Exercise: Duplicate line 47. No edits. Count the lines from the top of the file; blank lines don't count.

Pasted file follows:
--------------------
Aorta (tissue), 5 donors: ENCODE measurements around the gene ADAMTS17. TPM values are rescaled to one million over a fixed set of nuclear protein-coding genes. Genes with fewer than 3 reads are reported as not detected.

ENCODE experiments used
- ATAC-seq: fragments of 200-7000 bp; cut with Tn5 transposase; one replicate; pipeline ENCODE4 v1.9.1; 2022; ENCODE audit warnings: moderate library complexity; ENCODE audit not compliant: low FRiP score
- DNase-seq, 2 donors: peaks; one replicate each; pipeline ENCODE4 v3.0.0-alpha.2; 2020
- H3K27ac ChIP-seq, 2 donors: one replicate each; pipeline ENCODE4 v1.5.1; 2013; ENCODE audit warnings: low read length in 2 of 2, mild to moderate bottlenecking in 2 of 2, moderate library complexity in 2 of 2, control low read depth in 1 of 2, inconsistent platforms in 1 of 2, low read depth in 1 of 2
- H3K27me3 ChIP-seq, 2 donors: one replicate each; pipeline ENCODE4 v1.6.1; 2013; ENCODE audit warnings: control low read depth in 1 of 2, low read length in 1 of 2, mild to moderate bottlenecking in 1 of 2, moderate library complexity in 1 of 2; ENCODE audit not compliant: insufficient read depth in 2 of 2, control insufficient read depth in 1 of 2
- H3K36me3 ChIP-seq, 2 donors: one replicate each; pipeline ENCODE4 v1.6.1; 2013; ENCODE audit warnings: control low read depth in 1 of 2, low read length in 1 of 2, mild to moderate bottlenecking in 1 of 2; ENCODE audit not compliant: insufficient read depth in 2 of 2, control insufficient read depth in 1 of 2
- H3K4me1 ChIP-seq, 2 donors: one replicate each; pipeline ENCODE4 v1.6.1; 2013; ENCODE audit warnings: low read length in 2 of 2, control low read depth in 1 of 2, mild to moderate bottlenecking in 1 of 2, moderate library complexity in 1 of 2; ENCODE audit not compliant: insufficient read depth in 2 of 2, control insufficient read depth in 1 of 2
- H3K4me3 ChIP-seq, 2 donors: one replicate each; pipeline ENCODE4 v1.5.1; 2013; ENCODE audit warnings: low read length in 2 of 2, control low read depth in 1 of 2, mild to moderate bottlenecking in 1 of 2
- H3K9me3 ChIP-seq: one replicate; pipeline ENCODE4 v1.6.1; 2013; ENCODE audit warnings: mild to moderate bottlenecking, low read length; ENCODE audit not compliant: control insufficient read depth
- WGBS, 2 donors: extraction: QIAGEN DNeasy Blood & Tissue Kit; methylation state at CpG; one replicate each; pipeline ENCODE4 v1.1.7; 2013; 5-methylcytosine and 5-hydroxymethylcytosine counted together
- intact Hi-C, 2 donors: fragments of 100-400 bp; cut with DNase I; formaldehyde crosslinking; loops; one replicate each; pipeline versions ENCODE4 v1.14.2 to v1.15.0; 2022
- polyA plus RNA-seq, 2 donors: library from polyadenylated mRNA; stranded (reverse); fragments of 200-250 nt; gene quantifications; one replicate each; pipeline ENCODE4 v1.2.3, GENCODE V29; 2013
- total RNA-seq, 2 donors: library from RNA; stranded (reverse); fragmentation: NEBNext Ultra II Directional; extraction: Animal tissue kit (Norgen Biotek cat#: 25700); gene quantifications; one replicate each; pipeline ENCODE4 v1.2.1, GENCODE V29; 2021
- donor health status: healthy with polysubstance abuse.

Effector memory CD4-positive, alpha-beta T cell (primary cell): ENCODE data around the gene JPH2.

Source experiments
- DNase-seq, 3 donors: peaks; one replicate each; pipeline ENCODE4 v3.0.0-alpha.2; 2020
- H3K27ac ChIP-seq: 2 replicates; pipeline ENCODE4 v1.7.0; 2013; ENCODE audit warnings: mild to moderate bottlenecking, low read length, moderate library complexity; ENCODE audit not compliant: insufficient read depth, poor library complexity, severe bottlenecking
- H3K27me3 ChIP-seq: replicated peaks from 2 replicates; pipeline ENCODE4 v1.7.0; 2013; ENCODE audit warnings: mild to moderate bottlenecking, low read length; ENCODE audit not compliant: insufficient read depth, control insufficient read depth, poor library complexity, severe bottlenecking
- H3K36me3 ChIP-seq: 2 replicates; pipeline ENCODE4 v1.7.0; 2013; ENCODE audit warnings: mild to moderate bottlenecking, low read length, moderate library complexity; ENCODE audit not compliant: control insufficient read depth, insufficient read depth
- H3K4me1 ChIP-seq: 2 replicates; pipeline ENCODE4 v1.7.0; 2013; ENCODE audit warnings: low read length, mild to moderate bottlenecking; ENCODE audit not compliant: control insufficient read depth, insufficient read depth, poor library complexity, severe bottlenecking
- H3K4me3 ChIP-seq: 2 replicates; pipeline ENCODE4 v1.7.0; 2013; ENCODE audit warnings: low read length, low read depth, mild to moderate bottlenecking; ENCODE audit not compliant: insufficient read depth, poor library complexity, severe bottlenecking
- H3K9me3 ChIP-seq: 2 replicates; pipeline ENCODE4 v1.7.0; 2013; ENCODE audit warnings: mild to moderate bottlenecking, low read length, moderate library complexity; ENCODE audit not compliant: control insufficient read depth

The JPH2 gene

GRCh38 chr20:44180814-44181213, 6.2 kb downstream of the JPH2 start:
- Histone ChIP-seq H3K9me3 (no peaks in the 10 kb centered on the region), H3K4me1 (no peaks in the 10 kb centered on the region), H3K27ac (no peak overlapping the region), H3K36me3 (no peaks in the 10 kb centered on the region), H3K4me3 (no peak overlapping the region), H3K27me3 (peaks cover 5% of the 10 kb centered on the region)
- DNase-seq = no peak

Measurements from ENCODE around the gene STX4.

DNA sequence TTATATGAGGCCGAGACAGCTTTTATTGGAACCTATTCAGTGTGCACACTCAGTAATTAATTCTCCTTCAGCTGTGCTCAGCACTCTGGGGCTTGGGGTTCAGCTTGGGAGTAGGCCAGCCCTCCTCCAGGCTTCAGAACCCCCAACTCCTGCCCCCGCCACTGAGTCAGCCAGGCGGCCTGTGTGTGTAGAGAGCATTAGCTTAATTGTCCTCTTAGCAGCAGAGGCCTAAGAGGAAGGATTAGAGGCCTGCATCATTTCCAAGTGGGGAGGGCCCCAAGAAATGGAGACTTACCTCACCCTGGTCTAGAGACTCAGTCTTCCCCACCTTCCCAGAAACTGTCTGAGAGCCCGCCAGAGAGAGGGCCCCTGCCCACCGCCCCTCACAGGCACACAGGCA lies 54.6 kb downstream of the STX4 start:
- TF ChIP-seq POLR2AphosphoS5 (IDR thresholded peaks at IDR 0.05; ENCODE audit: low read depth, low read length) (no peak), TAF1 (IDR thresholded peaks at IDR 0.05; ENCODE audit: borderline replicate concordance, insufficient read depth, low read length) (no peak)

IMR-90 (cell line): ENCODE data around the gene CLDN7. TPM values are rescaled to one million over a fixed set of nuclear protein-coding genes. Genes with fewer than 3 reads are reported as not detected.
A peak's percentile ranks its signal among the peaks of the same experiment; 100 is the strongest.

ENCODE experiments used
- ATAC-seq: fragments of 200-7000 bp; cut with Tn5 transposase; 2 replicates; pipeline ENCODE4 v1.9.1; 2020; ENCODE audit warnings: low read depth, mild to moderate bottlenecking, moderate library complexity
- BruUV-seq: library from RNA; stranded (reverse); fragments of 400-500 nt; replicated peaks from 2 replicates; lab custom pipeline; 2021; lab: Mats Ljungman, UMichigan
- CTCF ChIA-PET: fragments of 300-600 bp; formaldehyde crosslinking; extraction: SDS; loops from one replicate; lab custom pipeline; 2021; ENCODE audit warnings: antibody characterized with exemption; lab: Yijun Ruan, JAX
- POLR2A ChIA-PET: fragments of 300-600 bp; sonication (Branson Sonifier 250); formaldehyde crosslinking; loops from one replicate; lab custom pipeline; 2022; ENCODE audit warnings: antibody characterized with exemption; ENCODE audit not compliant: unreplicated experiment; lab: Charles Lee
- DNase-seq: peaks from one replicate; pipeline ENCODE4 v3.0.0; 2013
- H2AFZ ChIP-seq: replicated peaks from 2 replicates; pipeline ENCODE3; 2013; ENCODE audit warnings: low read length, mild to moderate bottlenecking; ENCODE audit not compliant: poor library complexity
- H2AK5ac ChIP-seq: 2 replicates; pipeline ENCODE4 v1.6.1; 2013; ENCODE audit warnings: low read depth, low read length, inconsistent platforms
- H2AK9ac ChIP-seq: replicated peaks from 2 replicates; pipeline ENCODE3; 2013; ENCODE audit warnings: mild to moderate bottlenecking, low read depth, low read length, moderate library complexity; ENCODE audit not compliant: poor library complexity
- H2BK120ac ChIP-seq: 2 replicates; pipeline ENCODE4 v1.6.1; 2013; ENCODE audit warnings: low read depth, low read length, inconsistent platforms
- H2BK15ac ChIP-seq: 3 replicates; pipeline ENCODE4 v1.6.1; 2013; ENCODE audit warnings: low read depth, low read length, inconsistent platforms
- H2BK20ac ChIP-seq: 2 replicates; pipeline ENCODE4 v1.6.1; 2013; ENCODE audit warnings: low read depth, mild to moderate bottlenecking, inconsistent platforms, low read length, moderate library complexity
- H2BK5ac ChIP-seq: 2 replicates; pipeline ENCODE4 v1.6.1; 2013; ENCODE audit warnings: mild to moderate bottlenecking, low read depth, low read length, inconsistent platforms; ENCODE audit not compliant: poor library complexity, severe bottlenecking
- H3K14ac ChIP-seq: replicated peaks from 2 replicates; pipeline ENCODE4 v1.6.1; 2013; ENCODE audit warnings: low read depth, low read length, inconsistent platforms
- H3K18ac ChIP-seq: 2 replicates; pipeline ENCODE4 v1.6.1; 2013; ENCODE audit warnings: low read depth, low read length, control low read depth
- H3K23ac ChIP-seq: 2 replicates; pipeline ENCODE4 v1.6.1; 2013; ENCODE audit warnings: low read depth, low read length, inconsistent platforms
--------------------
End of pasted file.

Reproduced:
- H3K14ac ChIP-seq: replicated peaks from 2 replicates; pipeline ENCODE4 v1.6.1; 2013; ENCODE audit warnings: low read depth, low read length, inconsistent platforms